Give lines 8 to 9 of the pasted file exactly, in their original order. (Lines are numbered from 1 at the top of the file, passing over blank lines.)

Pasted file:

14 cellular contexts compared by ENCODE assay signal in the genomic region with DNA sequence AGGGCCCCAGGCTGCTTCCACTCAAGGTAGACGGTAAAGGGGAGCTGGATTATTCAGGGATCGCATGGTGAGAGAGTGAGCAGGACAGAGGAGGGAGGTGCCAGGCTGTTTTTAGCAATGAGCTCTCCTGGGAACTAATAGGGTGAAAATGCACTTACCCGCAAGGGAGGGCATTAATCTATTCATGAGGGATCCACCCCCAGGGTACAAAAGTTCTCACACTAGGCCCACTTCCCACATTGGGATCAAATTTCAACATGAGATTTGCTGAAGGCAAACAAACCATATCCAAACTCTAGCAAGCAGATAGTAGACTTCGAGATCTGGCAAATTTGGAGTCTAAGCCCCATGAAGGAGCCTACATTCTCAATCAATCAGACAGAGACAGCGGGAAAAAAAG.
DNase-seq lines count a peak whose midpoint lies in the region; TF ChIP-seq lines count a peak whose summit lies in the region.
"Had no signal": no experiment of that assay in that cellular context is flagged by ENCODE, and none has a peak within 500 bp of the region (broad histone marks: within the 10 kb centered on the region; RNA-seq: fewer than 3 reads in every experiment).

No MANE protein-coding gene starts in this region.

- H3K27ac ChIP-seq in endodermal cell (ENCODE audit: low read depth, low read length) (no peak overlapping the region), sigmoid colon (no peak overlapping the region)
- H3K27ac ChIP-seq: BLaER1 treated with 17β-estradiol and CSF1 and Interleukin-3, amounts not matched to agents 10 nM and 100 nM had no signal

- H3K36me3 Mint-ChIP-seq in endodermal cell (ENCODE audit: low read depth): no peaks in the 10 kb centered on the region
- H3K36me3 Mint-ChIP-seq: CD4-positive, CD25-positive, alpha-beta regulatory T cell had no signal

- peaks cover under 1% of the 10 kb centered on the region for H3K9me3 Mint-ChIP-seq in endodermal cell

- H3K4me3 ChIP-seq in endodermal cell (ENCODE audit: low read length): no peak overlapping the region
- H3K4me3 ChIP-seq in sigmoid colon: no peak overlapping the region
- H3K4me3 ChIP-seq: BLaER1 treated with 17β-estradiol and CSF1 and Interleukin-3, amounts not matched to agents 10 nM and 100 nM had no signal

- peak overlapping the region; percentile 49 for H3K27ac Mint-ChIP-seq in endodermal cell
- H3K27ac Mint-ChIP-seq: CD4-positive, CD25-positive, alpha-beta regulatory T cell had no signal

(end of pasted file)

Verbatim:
- H3K36me3 Mint-ChIP-seq: CD4-positive, CD25-positive, alpha-beta regulatory T cell had no signal

- peaks cover under 1% of the 10 kb centered on the region for H3K9me3 Mint-ChIP-seq in endodermal cell